Experts weigh in on Phiyega's future

Legal and constitutional experts believe the national police commissioner might find herself in hot water.

National Police Commissioner Riah Phiyega. Picture: EWN.

PRETORIA - While the police have downplayed allegations that Riah Phiyega may be guilty of criminal offences for not taking action against allegedly corrupt cops legal and constitutional, experts think she might find herself in hot water.

Eyewitness News revealed this morning that two months before his suspension, Independent Police Investigative Directorate head Robert McBride recommended that Phiyega be suspended and face a criminal investigation on charges of racketeering, corruption and defeating the ends of justice.

The matter relates to an alleged corrupt relationship between KwaZulu-Natal commissioner Mamonye Ngobeni and politically connected businessman Thoshan Panday.

McBride argued that the general's conduct may amount to racketeering that instead of dealing with allegations of corruption she rather associates herself with such behaviour.

After studying McBride's letter, attorney Tyrone Maseko says he is not convinced of a charge of corruption and racketeering against the police commissioner but he says she may be guilty of defeating the ends of justice.

"Once this information is brought to her attention that these crimes could be taking place she has done very little to make sure the people are prosecuted or at least face a disciplinary hearing."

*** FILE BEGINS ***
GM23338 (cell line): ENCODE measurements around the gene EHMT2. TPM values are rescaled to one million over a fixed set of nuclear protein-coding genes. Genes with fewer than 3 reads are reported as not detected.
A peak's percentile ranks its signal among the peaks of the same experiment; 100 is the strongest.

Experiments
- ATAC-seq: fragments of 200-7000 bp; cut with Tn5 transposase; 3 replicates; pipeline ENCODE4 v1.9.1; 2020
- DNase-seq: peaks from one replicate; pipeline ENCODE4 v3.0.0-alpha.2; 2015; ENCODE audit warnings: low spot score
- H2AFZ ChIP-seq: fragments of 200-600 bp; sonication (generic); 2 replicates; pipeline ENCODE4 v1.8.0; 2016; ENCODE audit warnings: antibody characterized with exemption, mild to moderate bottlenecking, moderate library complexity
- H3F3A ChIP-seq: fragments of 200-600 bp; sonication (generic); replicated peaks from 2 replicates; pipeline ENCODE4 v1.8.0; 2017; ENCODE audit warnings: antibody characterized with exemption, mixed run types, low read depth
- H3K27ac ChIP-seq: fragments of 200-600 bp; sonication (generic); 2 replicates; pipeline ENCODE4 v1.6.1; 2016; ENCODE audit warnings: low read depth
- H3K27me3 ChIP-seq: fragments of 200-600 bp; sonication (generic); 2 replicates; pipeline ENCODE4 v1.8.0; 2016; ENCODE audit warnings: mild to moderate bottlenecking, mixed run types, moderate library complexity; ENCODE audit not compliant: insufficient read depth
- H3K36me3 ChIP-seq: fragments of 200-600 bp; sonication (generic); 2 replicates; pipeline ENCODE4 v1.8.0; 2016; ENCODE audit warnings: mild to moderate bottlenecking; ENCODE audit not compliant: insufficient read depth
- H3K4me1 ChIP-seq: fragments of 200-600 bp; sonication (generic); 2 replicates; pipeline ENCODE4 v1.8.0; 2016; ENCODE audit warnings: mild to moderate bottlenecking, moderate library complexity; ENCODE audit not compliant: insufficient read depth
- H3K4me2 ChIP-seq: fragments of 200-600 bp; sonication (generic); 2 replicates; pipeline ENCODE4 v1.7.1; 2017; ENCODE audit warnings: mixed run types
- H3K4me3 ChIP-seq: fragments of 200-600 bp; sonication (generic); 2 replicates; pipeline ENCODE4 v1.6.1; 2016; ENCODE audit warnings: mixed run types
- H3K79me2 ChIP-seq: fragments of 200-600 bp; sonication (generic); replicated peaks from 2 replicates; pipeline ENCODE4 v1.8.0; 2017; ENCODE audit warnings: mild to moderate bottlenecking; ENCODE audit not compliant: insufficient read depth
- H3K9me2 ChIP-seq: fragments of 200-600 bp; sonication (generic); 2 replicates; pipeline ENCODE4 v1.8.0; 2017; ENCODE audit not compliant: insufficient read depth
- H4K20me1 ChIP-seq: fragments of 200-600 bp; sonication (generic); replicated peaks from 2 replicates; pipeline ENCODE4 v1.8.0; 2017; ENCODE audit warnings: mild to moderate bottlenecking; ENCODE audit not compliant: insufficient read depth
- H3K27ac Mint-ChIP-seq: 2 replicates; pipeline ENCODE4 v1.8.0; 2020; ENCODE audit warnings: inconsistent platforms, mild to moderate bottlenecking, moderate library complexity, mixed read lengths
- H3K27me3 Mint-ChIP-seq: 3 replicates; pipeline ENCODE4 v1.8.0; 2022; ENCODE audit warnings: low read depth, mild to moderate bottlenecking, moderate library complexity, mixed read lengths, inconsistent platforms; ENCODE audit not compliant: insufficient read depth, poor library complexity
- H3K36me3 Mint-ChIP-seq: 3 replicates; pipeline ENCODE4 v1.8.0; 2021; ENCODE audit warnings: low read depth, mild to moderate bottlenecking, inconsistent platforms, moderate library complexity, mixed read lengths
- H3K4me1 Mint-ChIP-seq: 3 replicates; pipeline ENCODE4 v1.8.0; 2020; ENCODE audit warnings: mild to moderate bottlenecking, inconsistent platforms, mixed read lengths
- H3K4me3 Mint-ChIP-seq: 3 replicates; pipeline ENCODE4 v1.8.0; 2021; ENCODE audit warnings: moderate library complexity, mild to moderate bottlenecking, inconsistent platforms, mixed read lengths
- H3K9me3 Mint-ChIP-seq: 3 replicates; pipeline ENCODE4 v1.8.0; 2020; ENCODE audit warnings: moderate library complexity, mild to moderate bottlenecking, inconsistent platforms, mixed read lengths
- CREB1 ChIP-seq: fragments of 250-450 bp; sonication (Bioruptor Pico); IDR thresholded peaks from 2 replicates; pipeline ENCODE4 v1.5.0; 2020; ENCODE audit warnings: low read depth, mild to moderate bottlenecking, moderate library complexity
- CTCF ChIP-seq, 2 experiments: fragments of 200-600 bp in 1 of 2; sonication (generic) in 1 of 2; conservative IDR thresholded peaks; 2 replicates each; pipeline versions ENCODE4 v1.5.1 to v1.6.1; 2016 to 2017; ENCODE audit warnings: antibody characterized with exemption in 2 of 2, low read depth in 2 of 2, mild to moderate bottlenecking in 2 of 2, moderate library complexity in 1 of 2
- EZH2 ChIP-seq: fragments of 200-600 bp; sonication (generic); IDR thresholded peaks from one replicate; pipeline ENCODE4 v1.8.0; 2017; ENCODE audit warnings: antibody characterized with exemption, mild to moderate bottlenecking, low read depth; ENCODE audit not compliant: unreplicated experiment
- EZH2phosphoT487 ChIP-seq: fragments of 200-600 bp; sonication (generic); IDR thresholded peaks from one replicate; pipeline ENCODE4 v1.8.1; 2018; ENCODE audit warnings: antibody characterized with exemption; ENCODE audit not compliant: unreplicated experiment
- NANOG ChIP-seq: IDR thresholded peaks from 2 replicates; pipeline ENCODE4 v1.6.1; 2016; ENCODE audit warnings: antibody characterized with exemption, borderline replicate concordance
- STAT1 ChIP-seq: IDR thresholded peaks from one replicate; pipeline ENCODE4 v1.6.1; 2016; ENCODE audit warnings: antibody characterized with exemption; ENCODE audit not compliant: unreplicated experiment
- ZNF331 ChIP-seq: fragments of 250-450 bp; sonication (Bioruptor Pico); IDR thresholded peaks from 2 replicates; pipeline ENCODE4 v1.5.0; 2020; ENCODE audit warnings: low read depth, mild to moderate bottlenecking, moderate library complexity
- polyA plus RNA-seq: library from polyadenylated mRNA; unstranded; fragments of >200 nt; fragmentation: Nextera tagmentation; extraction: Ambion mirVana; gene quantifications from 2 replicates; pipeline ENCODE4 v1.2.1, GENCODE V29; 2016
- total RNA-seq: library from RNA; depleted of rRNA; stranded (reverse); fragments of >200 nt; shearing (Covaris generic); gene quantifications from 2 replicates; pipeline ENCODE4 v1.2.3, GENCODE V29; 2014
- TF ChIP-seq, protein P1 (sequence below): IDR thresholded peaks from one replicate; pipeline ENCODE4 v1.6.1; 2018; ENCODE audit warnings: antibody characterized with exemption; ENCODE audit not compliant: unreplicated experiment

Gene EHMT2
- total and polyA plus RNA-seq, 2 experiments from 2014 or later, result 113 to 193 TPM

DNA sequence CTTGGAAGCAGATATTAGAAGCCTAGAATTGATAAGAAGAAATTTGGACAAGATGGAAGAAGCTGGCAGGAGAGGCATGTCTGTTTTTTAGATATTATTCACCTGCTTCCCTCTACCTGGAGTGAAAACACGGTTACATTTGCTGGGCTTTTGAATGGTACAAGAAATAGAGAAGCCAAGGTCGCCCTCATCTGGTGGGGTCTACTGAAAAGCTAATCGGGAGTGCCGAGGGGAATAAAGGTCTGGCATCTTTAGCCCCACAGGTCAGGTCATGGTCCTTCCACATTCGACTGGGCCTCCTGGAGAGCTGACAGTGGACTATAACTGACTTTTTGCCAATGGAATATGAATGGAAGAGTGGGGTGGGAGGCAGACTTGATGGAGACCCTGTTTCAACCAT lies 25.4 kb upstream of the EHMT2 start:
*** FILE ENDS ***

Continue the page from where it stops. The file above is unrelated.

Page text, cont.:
The Helen Suzman Foundation's Francis Antonie says if true, the police commissioner's conduct is deeply worrying.

"It raises serious concerns about the administration of criminal justice in our country at this point."

While the police claim steps are being taken against the implicated police officers, they all remain on duty.


It's being suggested that Phiyega's alleged failure to act against senior police officers implicated in corruption is indicative of the management crisis in the police service which has led to the upward trend of crime statistic in the past few years.

The Institute for Security Studies Gareth Newhham says her alleged failure to act against subordinates implicated in corruption has real implications for all South Africans.

"Being dishonest is not a barrier to being promoted or being protected so those that are honest know that they could have their careers on the line if they are not careful. This means that they can't work together and there is no trust which is the reason why there has been an upsurge in crime."

Police management say the commissioner has in fact taken steps against the implicated officers yet none have been brought before a disciplinary hearing.